Stitch has also attracted attention from other businesses interested in partnering with it, according to Rogo. These include travel, clothing and matchmaking companies.
“The market opportunity here is huge and growing,” said Jody Holtzman, senior vice president of market innovation at AARP. Many entrepreneurs and VCs have underestimated this space for a long time now, not realizing that the boomer generation needs and wants technology, too, he added.
“The top shelf of Sand Hill Road is really interested now,” said Holtzman, referring to the road where some of Silicon Valley’s top venture capitalists have offices.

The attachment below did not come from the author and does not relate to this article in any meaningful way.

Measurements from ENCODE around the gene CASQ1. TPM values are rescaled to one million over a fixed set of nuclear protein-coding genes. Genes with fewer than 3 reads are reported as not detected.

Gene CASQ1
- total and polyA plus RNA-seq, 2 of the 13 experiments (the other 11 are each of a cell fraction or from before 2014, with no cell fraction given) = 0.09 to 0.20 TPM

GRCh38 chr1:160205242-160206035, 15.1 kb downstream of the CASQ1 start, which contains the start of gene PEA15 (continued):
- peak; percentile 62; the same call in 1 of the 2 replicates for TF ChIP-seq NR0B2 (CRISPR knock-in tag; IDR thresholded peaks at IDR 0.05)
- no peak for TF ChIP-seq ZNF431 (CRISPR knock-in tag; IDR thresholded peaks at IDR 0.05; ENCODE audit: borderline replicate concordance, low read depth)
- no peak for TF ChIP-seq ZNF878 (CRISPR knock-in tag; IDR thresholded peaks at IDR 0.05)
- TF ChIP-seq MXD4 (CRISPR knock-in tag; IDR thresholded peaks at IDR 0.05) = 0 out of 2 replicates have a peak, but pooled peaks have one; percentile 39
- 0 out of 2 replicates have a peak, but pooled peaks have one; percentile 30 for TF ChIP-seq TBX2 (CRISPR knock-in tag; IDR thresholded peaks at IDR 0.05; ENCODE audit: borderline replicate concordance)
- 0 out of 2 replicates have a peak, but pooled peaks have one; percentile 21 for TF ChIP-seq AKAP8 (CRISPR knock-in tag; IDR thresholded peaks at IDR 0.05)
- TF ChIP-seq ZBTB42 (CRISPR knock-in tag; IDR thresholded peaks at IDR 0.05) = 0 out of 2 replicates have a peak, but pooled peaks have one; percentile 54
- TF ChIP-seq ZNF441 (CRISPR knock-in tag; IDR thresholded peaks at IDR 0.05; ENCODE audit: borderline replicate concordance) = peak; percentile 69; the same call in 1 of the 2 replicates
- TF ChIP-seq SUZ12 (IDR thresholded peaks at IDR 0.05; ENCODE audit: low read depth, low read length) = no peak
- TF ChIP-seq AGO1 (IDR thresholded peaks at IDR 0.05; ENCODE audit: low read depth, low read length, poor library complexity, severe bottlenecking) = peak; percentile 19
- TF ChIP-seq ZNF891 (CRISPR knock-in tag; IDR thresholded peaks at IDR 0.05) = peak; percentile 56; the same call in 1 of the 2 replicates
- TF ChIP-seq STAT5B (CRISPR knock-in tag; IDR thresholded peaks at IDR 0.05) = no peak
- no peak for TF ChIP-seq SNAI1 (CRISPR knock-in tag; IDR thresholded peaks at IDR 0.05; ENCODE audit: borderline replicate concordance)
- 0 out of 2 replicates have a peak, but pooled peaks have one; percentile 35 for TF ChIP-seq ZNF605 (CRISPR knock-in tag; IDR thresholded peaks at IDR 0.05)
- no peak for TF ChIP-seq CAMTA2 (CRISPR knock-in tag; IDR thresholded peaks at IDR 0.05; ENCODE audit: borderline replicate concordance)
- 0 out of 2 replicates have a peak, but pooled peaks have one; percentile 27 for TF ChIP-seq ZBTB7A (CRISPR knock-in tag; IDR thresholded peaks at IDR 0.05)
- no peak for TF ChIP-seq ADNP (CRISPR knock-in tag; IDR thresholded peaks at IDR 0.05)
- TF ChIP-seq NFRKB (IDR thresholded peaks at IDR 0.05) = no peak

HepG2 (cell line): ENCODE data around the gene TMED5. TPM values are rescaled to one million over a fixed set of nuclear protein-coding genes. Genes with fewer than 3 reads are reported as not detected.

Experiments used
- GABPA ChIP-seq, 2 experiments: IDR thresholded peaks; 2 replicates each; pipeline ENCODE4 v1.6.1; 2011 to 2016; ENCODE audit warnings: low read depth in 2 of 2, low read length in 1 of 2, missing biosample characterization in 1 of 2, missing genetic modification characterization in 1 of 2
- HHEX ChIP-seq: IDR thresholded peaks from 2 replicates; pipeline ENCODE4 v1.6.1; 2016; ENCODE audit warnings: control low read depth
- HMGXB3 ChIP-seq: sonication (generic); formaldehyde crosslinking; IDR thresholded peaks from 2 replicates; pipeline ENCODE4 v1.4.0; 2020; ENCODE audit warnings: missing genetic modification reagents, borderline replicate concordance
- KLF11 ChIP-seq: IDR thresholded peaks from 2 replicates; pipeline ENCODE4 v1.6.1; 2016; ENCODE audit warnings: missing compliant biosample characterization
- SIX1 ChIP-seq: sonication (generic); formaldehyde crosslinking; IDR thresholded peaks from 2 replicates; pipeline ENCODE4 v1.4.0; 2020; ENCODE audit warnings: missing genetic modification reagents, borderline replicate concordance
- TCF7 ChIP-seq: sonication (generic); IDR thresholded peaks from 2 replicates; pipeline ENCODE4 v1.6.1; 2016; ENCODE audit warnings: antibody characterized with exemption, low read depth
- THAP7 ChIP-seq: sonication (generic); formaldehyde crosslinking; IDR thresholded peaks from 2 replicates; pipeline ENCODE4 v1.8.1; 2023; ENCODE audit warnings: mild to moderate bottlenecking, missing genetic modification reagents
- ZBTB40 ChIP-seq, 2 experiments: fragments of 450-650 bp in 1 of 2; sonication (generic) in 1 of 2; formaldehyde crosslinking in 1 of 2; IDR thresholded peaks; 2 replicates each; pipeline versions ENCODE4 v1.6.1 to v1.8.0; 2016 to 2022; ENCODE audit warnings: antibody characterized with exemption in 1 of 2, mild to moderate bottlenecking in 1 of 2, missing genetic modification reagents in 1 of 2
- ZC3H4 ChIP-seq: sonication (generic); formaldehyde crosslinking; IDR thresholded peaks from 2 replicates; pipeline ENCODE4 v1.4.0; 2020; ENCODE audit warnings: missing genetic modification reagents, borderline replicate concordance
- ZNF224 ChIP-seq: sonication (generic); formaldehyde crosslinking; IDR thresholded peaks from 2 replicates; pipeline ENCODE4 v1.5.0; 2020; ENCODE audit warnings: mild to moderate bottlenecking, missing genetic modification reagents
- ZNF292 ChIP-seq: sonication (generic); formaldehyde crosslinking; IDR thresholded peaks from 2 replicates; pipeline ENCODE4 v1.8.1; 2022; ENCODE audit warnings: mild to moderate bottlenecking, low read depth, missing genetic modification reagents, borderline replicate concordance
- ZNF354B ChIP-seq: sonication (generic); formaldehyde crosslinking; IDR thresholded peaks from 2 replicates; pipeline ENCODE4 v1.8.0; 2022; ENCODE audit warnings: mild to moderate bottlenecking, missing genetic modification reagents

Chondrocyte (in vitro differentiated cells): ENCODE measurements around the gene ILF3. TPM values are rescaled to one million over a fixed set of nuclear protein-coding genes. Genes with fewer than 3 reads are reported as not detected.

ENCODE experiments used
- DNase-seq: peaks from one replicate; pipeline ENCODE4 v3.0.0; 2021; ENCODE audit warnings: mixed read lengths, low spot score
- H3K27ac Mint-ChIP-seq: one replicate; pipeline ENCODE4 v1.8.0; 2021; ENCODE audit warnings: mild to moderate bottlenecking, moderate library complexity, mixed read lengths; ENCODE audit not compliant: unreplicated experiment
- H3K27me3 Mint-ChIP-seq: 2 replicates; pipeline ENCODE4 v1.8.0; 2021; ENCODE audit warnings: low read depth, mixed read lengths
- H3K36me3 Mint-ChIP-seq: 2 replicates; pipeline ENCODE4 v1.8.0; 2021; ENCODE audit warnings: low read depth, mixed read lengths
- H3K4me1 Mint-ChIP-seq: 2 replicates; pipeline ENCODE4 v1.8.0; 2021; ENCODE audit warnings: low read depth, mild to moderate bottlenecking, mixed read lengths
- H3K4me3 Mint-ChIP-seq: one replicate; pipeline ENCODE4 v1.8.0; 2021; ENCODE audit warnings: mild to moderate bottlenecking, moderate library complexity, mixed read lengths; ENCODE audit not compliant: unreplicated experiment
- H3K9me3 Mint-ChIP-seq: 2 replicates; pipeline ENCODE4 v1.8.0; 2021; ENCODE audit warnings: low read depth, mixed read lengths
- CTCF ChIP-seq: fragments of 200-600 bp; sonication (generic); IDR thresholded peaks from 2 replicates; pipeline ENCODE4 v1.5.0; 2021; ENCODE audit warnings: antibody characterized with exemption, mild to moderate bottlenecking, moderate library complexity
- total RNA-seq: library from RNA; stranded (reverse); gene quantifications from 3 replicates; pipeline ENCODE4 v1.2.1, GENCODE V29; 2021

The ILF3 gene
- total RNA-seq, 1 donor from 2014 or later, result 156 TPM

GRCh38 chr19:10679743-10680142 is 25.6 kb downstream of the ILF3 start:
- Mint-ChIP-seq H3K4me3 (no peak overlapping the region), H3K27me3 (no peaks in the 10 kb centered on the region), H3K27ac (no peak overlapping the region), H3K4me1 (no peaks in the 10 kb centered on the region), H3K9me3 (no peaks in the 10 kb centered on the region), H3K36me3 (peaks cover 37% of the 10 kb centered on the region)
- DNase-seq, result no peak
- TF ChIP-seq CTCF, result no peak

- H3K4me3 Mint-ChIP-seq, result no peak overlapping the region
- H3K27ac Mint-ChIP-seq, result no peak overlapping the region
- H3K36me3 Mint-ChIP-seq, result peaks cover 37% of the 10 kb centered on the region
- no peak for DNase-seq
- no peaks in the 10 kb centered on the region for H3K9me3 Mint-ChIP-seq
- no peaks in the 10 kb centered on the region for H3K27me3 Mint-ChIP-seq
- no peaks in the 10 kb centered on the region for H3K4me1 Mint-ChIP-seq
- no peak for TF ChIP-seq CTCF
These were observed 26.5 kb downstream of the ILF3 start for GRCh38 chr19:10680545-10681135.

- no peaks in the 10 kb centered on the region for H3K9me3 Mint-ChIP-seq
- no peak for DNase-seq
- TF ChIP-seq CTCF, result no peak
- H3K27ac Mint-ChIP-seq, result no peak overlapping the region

“In the beginning, we would go to annual VC events, and the initial reaction to us being there was, ‘What the heck are you doing here?’ People didn’t get it. … But once we started sharing data, it was like, ‘Wow you have to be [an] idiot to turn your back on this growth market.'”
Lynne O’Keefe, a senior partner at Kleiner Perkins Caufield & Byers who focuses on digital health, agrees. O’Keefe says the market potential of baby boomers is especially powerful because many boomers are part of the “sandwich” generation — not just taking care of their own needs, but those of their parents and children. Boomers are a primary focus of health tech companies, adding that nearly one-third of KPCB’s digital health portfolio companies target older adults.
“This is a huge market and as we think about health care it is one of the biggest markets that actually spend health-care dollars,” said O’Keefe. “So if you look at those individuals who are 55 and over they actually spend 52 percent of the health-care spend even though they only comprise 26 percent of the population.”